Ionizing radiation (IR) induces a DNA damage response that includes activation of cell cycle checkpoints, leading to cell cycle arrest. In addition, IR enhances cell invasiveness of glioblastoma cells, among other tumor cell types. Using RNA interference, we found that the protein kinase MRK, previously implicated in the DNA damage response to IR, also inhibits IR-induced cell migration and invasion of glioblastoma cells. We showed that MRK activation by IR requires the checkpoint protein Nbs1 and that Nbs1 is also required for IR-stimulated migration. In addition, we show that MRK acts upstream of Chk2 and that Chk2 is also required for IR-stimulated migration and invasion. Thus, we have identified Nbs1, MRK, and Chk2 as elements of a novel signaling pathway that mediates IR-stimulated cell migration and invasion. Interestingly, we found that inhibition of cell cycle progression, either with the CDK1/2 inhibitor CGP74514A or by downregulation of the CDC25A protein phosphatase, restores IR-induced migration and invasion in cells depleted of MRK or Chk2. These data indicate that cell cycle progression, at least in the context of IR, exerts a negative control on the invasive properties of glioblastoma cells and that checkpoint proteins mediate IRinduced invasive behavior by controlling cell cycle arrest.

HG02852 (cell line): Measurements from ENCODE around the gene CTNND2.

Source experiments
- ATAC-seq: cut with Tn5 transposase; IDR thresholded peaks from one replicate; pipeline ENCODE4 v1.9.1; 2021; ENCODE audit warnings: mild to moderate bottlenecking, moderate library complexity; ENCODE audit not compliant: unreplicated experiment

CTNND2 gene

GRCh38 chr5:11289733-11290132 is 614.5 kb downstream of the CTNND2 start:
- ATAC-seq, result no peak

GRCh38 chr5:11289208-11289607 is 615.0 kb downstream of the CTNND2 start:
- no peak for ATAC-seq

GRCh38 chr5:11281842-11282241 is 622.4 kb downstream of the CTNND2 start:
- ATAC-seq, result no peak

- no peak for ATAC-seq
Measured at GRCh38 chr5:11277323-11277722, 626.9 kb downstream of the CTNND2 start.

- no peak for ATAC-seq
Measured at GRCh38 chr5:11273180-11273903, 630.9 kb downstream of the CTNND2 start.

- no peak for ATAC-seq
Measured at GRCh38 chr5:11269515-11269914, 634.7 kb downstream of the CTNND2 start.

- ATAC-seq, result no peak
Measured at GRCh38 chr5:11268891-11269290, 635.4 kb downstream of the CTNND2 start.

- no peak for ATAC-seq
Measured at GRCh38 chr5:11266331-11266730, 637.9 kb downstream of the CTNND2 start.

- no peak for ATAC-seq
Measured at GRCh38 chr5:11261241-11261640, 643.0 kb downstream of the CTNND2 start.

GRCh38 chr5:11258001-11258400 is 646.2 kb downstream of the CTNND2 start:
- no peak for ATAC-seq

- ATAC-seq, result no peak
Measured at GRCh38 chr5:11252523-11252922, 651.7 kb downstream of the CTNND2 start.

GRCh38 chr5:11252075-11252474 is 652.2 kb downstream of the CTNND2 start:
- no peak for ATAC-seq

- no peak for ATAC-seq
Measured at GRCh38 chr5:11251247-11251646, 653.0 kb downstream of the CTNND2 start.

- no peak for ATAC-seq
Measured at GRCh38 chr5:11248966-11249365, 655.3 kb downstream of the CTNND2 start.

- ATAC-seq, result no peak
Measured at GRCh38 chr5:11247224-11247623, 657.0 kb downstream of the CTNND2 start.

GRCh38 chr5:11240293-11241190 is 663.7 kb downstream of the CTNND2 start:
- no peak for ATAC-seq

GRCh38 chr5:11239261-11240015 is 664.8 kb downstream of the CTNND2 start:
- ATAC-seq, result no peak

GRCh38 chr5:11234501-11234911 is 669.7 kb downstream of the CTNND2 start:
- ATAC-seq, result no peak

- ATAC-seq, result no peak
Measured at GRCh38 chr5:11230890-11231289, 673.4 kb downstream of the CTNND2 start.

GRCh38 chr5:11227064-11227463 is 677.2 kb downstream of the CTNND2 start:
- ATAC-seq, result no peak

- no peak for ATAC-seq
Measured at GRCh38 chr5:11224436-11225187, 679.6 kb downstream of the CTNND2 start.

- Cell cycle arrest
ASJC Scopus subject areas
- Cellular and Molecular Neuroscience
- Cell Biology